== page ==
Smart Contract

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What Does Smart Contract Mean?

A smart contract is a self-executing agreement in which the terms of the contract are written into lines of code. Smart contracts use distributed ledgers like blockchain to document and validate contract transactions in a secure, transparent manner without the need for oversight by a central authority.


One of the main advantages of smart contracts over traditional contracts is their ability to automate each step of a contract’s execution when predetermined if/then conditions are met. In business, smart contracts are used to:

  • Automate financial transactions.
  • Track the movement of goods and verify their authenticity and ownership at each step of a supply chain.
  • Create and manage decentralized identity and access control systems.
  • Verify ownership of a digital or physical asset.
  • Support applications that run in a decentralized blockchain environment (DApps).

Techopedia Explains Smart Contract

The idea of smart contracts was first proposed by computer scientist and legal scholar Nick Szabo in the mid-1990s. Szabo envisioned a system in which contracts could be self-executing, using computer code to enforce the terms of the contract.

It wasn’t until Bitcoin and the widespread use of distributed ledger technology for cryptocurrencies, however, that the concept of smart contracts really started to catch people’s interest, especially in industries such as finance and supply chain management.

Here is an example of how a smart contract can be used in supply chain management (SCM):

  • A supply chain manager asks their IT department to create a smart contract that documents the movement of a commodity from a supplier to the manager’s warehouse.
  • Product developers use Solidity to write code that specifies the parties involved, the terms of the contract and the conditions under which the contract will execute.
  • The smart contract is deployed on an Ethereum blockchain, and each party involved in the supply chain is given access to the contract’s address on the blockchain.
  • As the commodity moves through the supply chain, the smart contract documents the transaction, verifies the information recorded on the blockchain, and ensures the conditions of the contract are being met.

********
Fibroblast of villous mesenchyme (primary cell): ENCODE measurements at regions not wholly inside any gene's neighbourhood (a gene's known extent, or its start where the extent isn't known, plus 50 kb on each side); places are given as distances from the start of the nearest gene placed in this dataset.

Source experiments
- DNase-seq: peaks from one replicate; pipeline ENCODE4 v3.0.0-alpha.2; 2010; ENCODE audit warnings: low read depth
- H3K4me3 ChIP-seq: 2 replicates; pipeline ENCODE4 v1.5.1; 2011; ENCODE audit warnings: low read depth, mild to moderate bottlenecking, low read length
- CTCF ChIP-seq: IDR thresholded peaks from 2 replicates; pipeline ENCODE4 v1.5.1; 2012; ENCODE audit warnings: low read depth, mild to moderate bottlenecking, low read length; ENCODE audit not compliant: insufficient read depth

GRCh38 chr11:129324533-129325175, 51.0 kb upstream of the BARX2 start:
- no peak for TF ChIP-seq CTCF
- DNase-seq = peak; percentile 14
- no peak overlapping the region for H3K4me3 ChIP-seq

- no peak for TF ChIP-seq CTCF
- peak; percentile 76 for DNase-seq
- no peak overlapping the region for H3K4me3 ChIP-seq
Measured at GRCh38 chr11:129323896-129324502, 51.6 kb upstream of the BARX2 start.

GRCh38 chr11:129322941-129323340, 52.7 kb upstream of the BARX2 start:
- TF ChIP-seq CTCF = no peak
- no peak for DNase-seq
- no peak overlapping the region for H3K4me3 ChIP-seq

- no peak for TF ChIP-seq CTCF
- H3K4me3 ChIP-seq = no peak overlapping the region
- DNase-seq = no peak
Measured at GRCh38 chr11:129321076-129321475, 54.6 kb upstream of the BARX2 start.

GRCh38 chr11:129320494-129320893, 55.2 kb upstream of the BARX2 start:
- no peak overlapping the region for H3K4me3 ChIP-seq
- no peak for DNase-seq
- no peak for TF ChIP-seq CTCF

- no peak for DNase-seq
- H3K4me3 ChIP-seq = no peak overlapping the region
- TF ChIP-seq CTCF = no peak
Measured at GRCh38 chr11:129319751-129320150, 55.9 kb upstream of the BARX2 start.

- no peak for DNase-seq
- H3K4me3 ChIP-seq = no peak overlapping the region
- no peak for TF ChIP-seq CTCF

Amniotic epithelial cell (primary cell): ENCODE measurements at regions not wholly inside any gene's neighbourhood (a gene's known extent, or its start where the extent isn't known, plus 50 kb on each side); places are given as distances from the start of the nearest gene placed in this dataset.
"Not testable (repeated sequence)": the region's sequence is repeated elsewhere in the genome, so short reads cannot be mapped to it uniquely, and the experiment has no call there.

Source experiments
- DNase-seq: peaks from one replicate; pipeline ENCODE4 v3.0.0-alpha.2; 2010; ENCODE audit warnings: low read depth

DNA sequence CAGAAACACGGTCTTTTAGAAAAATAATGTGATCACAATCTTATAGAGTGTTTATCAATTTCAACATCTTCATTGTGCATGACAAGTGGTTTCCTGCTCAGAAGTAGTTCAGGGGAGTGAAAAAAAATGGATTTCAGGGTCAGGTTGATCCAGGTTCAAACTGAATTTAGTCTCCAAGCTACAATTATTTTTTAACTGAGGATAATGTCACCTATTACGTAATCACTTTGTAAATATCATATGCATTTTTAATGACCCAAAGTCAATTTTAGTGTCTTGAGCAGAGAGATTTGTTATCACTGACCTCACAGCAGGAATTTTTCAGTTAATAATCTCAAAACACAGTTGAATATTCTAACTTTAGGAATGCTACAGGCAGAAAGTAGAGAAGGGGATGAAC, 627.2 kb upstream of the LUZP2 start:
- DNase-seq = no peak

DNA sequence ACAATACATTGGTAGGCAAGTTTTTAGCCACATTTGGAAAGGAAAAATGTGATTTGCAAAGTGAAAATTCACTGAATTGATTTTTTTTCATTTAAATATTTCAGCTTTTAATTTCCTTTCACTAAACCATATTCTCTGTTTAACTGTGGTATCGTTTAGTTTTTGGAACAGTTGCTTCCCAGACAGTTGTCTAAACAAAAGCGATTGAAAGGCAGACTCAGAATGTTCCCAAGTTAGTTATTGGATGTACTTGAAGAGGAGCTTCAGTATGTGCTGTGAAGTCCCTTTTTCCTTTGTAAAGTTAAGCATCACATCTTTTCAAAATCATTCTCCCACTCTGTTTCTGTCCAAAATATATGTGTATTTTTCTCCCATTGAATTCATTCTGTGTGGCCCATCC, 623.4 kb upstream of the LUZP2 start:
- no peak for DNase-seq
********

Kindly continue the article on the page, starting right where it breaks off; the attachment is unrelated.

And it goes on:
• If the conditions are met, the smart contract executes the contract’s pre-defined if/then statements.
  • If any of the conditions in the contract are not met, the smart contract triggers a predefined action, such as alerting relevant parties or preventing the commodity from moving forward in the supply chain.
  • Once the commodity reaches the supply chain manager’s warehouse, the contract initiates payment to the supplier.

Advantages of Smart Contracts

By deploying a smart contract on a distributed ledger, all parties involved in the supply chain have access to a secure and tamper-proof record of the transaction that ensures the information is accurate, up-to-date, and transparent.

If at any time during contract execution, an involved party wants to check the status of the contract, they can use a client application or web interface to call a function on the contract that will return the data they are interested in. The function call gets broadcast to the network, and the requested data will be returned if the call is successful.

Challenges of Smart Contracts

One of the biggest challenges of using smart contracts in business is that there is still a lot of regulatory uncertainty around the use of smart contracts, especially in heavily regulated industries such as finance and healthcare.

While smart contracts are designed to be tamper-proof and secure, there is still the possibility of bugs or code vulnerabilities that could be exploited by malicious actors.

When there are concerns about how disputes or errors in smart contracts should be resolved, there can be confusion about whether different geopolitical regions should apply their traditional contract laws to smart contracts. In response, some jurisdictions in the United States have made efforts to provide new legal recognition for smart contracts with mixed results.

Smart Contracts and Cryptocurrencies

Smart contracts play a critical role in the management and transfer of cryptocurrencies. They are used to:

  1. Automate cryptocurrency payments.
  2. Facilitate flash loans and other types of peer-to-peer trading.